They withdraw : come in again and desire those words may be
inserted and they will pay the 20,000l. when His Majesty pleases.
Accordingly the words were put into the bill in His Majesty's
The King will send his letter to the Lord Lieutenant to direct the
Vice-Treasurer [of Ireland] to give them [Shaen and partners] an
Exchequer acquittance for the 20,000l. This letter to be [left]
in the hands of the Speaker of the House to deliver [to] them as
soon as they pay the money, which they intend to do to-morrow
in one entire sum.
The Lord Lieutenant moves about the remittal of Sir William
Talbot's quit rents. The King's answer is that he has remitted
already the full sum to which he had limited himself [viz. the
5,000l. per an. of quit rents as by the covenants with the intending
Farmers of the revenue in Ireland] and therefore directs that Sir
William Talbot's letter be stopped and all others whatsoever [of the
The Speaker of the House to send his officers to tell [count] the
20,000l. which is to be lodged at the Treasury of the Navy, and to
send the Lord Keeper a certificate when 'tis received.
Sir Ro. Thomas and Dr. Butler with their Counsel are called in.
The Doctor's petition to the King is read together with the Attorney
General's report. A report to be drawn acquainting the King with
all the proceedings in this matter and that the Lord Treasurer
thinks it fitter to be heard at the Privy Council.
Col. Birch, Major Huntington and Sir Jo. James and Mr. Balle
are called in concerning the old accompt of the Excise on which
they are in arrear 900l. odd, viz. upon the Country Excise. They
pray [permission] to carry on the old arrear upon the next accompt.
[They are ordered to bring in the state of their accompt to Mr.
Auditor Birch this day sevennight. Enquire concerning the 840l.
paid by Mr. Ball to Secretary Coventry on his embassy into Swedeland
and on what privy seal it ought to be issued. [My Lord
allows the] 168l. paid to Mr. Rosse by Mr. Balle. Auditor Birch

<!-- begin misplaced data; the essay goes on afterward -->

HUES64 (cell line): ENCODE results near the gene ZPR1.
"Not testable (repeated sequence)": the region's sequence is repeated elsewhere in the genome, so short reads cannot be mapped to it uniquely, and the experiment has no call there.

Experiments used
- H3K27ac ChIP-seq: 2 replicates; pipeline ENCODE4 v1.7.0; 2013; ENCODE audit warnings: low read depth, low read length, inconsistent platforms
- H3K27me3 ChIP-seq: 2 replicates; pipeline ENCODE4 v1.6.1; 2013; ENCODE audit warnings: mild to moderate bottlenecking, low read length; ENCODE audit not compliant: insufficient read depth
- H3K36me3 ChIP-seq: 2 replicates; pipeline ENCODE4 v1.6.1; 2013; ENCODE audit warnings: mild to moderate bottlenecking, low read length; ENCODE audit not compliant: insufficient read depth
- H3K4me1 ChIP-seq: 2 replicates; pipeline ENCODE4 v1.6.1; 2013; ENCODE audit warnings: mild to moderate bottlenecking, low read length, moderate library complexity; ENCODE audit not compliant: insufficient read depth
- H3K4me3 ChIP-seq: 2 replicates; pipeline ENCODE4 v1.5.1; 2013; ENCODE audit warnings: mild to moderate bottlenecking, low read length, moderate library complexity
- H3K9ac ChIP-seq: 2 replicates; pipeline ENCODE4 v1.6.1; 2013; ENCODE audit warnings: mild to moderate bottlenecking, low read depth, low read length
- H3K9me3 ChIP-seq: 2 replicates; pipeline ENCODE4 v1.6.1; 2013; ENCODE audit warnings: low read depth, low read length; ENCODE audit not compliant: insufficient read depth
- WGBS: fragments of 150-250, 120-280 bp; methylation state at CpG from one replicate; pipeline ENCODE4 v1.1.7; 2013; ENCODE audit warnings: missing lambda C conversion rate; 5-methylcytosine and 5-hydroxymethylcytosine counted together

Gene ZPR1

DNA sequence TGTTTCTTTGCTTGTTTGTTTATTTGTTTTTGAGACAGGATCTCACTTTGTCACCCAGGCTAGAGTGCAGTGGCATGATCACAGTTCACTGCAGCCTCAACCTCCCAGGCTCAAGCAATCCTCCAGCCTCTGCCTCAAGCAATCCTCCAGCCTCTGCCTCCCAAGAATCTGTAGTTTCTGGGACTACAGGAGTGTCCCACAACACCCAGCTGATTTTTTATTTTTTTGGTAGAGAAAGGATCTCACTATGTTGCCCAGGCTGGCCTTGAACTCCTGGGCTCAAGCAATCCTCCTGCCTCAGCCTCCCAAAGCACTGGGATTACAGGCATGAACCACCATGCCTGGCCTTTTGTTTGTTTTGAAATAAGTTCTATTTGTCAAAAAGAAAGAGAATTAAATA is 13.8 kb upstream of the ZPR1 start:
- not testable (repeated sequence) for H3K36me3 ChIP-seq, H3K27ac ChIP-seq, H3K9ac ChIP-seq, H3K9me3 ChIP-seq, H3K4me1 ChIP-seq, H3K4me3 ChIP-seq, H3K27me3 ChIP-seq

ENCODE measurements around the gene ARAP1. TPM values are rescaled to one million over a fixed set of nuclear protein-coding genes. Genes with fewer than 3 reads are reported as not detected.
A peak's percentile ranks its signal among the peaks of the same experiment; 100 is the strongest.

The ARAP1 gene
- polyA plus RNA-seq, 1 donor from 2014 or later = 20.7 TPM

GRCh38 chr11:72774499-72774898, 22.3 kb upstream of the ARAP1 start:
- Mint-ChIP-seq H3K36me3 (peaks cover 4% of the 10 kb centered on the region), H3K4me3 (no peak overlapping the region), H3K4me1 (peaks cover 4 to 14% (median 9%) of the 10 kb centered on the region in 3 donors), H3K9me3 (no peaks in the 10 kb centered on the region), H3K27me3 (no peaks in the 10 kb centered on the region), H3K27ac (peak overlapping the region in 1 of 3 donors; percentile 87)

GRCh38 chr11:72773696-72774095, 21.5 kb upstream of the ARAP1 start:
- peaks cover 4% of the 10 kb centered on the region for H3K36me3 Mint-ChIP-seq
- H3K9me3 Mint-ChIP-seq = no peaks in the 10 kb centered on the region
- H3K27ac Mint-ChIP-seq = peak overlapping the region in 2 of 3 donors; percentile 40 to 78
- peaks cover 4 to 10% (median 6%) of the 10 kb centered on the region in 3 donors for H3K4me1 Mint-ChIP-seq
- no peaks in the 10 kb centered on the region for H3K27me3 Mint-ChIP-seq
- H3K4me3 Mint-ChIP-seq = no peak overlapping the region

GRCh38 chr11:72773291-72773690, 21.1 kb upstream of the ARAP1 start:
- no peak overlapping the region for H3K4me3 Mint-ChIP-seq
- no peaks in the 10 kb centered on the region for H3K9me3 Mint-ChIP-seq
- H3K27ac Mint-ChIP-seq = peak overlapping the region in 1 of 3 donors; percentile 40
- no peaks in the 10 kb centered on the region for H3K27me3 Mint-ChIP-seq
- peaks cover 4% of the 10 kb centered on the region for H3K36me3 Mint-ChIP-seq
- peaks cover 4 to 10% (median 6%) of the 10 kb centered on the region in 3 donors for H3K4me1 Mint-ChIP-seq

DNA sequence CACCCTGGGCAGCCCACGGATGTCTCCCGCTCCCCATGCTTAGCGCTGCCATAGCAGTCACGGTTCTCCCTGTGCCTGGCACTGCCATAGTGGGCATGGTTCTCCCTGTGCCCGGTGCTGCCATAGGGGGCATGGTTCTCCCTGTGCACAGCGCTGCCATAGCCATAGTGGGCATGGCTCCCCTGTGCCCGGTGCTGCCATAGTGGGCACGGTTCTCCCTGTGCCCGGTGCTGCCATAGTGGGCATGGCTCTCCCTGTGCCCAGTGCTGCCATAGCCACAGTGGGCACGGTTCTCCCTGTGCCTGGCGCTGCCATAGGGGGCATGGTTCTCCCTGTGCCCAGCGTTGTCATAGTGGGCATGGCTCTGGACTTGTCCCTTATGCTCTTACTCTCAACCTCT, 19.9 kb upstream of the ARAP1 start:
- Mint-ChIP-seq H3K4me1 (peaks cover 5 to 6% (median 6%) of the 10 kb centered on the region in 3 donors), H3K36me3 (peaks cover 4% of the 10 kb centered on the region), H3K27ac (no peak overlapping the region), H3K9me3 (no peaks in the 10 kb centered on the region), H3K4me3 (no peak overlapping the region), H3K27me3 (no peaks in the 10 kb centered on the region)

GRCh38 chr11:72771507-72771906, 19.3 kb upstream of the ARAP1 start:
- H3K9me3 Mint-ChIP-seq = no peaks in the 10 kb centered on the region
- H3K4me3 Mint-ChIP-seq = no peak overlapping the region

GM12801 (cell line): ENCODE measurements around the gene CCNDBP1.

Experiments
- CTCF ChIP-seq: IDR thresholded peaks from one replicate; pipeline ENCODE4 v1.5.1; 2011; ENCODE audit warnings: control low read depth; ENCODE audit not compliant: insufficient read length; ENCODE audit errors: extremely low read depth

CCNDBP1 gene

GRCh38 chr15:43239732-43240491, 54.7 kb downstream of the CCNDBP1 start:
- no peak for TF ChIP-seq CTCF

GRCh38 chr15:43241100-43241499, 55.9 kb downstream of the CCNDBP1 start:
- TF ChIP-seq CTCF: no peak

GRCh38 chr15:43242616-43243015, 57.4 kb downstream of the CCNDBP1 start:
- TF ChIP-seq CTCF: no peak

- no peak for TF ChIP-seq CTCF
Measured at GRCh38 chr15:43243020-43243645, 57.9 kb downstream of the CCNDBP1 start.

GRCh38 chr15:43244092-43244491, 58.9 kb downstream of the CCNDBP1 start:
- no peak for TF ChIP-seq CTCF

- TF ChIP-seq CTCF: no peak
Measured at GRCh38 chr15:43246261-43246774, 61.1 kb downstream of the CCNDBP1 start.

is to allow so much as shall be certified under the hand of Secretary
Coventry. The 400l. to stand in super upon Mr. Ball till he
produce a discharge. The 6l. for locks my Lord allows it.
This day week the sub-farmers of the strong waters are to attend.
Tooth is one of them, he lives by the Great James in Bishopgate
Street. Enquire the names of the rest.
The Contractors of the Chimney money are called in upon their
pretence of defalcations on account of [smiths'] forges. The Lord
Treasurer refuses to allow any defalcations upon their last half
year's rent, [they] detaining in their hands 3,500l.
Mr. Dering, Sir William Doiley's clerk, is called in about the
debt due from Sir Humphry Hooke, for which Mr. Wiseman lately
struck a tally. He says he refused to give credit to Mr. Wiseman
till Sir William Doiley himself ordered it and that Mr. Aram
promised that he would get the order directed in case he flung down
the bill. N.B.—'Tis directed to a Teller who receives not the
money of Gloucestershire.
The Lord Treasurer directs 1,500l. for New Year's gifts.
[Treasury Minute Book V. pp. 78-80.]
Capt. Ph. Howard to have 500l. upon the Bishop of Lincoln's
(Lang's) arrears for the clergy subsidies.
Sir Gab. Silvius [is ordered to have] 700l. upon the same and
575l. to be paid upon the Chimney money [rent due] in March next to
complete his order for 1,275l. (struck through. Note in margin :
'razed by my Lord's order 29 Dec., 1695.')
[Ibid, p. 80.]